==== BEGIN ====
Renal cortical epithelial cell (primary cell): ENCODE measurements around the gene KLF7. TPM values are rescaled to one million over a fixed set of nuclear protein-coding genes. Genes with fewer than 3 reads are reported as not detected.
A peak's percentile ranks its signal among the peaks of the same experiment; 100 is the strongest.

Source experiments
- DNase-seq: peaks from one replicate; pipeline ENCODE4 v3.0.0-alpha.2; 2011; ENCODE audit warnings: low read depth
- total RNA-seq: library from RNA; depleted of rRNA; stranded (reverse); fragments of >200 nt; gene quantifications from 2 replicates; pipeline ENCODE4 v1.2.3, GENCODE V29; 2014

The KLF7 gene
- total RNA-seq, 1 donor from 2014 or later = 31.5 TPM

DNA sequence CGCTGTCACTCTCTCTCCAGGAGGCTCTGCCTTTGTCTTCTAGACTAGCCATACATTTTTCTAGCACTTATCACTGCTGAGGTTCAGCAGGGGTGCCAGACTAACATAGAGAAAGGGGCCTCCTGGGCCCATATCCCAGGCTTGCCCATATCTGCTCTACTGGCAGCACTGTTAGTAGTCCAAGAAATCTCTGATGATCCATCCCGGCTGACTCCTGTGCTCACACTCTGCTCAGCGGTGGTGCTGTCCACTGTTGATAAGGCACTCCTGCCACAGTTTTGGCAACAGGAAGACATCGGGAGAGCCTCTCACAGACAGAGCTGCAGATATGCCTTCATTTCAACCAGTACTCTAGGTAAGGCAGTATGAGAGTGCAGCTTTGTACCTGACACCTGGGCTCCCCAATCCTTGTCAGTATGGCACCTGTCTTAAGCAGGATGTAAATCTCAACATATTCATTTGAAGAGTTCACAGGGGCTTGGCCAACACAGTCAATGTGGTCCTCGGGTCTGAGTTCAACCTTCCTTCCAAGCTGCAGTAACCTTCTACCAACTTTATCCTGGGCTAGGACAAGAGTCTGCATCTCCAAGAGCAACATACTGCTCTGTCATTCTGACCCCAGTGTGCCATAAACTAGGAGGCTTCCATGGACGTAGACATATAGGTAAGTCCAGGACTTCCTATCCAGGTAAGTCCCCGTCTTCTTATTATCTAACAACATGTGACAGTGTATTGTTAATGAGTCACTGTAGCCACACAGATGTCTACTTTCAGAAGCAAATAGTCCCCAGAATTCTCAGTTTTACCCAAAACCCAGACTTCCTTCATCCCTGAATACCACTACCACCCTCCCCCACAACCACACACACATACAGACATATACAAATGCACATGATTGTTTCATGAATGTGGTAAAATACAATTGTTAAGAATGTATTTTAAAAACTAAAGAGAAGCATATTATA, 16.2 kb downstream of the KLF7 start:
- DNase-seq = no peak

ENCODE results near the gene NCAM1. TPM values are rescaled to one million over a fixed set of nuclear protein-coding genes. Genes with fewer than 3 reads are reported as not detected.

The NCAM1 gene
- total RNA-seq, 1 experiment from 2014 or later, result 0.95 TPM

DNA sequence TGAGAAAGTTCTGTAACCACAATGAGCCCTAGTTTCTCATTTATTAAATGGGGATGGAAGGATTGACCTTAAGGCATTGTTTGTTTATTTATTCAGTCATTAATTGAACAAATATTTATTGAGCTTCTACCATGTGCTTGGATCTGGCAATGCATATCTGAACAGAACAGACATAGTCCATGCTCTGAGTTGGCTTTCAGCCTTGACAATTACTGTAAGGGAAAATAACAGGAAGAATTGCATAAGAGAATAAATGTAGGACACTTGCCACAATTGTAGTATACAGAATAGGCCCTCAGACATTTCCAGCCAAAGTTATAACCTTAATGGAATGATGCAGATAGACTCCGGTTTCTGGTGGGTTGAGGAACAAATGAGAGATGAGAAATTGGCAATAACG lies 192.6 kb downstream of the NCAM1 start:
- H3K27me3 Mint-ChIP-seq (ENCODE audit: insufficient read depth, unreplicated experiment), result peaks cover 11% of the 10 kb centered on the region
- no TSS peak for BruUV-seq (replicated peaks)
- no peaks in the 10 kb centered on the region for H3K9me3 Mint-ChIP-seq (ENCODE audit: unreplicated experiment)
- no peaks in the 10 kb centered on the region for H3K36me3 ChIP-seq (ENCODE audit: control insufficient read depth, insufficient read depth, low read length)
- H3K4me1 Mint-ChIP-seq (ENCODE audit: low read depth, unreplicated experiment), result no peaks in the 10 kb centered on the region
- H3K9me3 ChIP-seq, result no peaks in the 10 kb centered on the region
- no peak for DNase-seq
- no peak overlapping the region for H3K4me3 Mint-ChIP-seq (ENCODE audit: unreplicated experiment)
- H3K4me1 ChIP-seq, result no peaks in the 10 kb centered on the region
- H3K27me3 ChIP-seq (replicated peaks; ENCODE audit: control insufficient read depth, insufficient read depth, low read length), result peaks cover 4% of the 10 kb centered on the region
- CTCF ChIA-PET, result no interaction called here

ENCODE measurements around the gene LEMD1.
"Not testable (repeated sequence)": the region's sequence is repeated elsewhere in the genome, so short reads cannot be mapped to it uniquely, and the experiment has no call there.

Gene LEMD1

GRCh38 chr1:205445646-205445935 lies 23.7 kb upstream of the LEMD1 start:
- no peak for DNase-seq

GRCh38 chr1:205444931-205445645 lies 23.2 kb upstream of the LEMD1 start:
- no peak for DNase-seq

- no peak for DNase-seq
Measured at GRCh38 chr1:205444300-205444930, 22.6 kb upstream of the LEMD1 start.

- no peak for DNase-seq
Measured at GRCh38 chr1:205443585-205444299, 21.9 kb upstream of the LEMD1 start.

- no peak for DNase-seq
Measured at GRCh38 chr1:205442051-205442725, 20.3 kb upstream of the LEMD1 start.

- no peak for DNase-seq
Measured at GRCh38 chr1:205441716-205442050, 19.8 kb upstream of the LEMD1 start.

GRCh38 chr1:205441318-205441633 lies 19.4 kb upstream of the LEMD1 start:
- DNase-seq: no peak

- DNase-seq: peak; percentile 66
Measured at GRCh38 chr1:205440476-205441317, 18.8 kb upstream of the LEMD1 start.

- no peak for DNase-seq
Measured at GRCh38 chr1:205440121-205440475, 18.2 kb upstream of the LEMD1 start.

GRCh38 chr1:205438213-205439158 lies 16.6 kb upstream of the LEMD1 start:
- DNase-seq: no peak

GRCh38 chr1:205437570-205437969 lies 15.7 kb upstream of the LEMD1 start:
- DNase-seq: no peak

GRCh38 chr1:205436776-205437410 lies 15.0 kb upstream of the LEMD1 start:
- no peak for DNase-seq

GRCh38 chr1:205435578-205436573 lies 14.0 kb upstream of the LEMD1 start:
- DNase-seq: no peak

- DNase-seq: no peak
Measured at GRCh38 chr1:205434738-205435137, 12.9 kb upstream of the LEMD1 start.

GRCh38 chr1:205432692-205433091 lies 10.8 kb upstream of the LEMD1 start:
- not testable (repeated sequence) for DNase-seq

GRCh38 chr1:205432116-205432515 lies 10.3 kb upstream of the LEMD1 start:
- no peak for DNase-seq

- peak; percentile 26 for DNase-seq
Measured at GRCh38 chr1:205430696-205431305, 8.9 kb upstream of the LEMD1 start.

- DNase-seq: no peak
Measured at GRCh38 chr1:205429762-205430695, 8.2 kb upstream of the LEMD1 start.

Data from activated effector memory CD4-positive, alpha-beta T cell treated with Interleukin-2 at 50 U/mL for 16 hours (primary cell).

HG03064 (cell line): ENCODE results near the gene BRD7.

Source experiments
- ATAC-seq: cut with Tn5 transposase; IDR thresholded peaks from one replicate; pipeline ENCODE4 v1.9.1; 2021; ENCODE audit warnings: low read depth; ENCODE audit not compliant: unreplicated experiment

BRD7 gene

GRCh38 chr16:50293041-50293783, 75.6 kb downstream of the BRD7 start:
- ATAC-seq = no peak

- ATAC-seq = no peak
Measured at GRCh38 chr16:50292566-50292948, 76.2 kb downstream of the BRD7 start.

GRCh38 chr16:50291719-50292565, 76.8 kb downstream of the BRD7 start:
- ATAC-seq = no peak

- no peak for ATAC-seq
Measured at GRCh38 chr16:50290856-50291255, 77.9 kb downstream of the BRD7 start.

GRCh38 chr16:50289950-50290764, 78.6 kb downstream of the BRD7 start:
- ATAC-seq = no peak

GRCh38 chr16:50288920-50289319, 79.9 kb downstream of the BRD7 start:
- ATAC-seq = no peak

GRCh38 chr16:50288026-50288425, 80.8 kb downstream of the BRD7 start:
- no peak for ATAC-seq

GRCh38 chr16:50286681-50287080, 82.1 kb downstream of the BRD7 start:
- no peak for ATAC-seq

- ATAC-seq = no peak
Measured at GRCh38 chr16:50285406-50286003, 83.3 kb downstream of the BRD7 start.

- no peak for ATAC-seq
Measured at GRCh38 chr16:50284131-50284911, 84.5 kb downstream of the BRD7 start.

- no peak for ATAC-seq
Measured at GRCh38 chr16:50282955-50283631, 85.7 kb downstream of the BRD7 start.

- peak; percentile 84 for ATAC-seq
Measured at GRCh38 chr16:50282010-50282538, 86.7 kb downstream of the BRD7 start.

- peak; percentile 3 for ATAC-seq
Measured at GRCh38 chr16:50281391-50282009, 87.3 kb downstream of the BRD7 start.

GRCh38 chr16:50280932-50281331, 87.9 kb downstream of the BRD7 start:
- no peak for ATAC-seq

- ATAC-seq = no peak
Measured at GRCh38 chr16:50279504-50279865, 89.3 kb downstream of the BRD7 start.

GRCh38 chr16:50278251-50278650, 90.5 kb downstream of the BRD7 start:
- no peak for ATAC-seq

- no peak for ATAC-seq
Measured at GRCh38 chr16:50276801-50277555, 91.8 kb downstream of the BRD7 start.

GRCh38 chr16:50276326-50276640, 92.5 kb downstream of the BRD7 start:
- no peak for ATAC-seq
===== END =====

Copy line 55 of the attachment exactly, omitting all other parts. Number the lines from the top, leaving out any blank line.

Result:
Measured at GRCh38 chr1:205434738-205435137, 12.9 kb upstream of the LEMD1 start.